Edited by Dr Rob Kitchen, Director of the National Institute of Regional and Spatial Analysis (NIRSA) at the National University of Ireland, the Key Concepts in Human Geography series is an innovative set of companion texts for undergraduate students of the Human Geography sub-disciplines. Organized around 20 short essays, they provide a cutting edge introduction to the central concepts that define contemporary research in their field. All books in the series are authored by internationally recognized academics and include an introductory chapter and extensive pedagogic features in the form of a glossary, figures, diagrams and further reading. Morrissey et al have produced a detailed yet expansive guide to an area in which students have been poorly served in the past. Key Concepts in Historical Geography brings alive the human geographies of the past, and demonstrates their relevancy for understanding key aspects of the contemporary world. This new and innovative includes entries on: Colonial and Postcolonial geographies Globalization Space Power Intended Audience: Key Concepts in Historical Geography is an excellent text for upper level undergraduate and postgraduate students of Historical Geography.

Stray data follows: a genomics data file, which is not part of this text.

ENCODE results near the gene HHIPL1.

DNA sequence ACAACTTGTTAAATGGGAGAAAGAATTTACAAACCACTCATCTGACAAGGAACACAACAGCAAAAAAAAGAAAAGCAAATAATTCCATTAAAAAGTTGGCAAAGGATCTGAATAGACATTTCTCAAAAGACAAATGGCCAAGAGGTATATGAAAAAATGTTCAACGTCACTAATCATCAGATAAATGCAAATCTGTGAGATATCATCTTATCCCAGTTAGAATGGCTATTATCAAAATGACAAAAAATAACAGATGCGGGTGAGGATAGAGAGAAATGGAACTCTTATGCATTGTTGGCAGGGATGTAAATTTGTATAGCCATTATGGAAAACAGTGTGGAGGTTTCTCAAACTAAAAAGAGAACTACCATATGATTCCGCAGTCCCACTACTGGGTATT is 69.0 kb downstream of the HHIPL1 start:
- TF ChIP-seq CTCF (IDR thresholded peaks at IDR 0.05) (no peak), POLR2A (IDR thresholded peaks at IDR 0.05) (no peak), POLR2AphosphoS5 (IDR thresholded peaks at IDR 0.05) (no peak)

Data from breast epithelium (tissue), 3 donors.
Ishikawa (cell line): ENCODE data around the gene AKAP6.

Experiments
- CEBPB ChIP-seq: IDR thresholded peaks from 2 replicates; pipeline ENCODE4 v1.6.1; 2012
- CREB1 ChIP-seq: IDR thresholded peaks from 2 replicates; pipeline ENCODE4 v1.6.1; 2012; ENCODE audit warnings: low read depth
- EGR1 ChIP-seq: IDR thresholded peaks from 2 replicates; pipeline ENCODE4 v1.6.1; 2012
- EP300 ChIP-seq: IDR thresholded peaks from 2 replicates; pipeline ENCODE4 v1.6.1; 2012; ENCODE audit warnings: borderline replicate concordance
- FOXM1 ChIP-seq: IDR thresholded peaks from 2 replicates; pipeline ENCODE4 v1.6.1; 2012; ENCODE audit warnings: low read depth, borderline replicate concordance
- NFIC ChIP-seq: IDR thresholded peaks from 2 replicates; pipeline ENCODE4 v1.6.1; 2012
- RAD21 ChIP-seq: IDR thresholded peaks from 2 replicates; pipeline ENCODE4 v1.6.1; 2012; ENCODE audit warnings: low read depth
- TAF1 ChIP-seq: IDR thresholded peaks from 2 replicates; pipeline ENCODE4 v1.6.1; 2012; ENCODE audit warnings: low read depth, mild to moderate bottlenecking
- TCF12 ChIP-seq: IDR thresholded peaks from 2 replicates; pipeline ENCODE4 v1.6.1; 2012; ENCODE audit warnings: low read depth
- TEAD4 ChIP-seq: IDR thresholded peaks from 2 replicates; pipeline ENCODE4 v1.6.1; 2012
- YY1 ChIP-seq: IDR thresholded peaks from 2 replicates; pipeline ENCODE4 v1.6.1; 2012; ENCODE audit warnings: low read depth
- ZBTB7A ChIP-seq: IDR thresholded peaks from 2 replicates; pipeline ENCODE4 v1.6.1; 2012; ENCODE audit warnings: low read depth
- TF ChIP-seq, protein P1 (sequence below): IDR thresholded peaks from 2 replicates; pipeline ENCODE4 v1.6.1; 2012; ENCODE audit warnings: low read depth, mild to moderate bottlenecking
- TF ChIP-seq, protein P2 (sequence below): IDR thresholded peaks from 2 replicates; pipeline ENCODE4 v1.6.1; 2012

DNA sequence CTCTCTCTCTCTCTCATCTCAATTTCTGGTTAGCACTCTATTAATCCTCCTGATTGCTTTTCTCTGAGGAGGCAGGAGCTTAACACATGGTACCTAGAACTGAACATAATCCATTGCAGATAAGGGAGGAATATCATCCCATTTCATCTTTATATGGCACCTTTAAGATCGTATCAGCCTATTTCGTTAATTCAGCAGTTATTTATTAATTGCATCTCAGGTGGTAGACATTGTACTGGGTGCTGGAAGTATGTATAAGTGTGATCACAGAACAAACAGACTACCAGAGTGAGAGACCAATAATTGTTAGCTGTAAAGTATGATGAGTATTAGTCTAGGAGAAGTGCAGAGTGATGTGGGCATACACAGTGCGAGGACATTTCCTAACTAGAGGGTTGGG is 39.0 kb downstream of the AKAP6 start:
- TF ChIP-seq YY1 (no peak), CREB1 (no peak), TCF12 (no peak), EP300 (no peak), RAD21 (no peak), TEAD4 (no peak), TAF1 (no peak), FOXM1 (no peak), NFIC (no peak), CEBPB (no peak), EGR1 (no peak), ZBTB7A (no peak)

Chapter 8: Race
In 1800 European powers claimed ownership over approximately 35 per cent of the planet's surface. Just prior to the great ‘scramble for Africa’ that proportion had increased to 67 per cent, a rate of increase of 83,000 square miles per annum. By the eve of World War I, the annual rate had risen to 240,000 square miles with Europe then owning ‘a grand total of roughly 85 per cent of the earth as colonies, protectorates, dependencies, dominions, and commonwealths’ (Said, 1993: 8). ‘Globalization by force’, as historian Niall Ferguson (cited in Bowles, 2007: 94) describes this period, turned Europeans into self-described masters of the universe (see also Chapter 19).
In his essay ‘Geography and Some Explorers,’ published in 1924, novelist and critic Joseph ...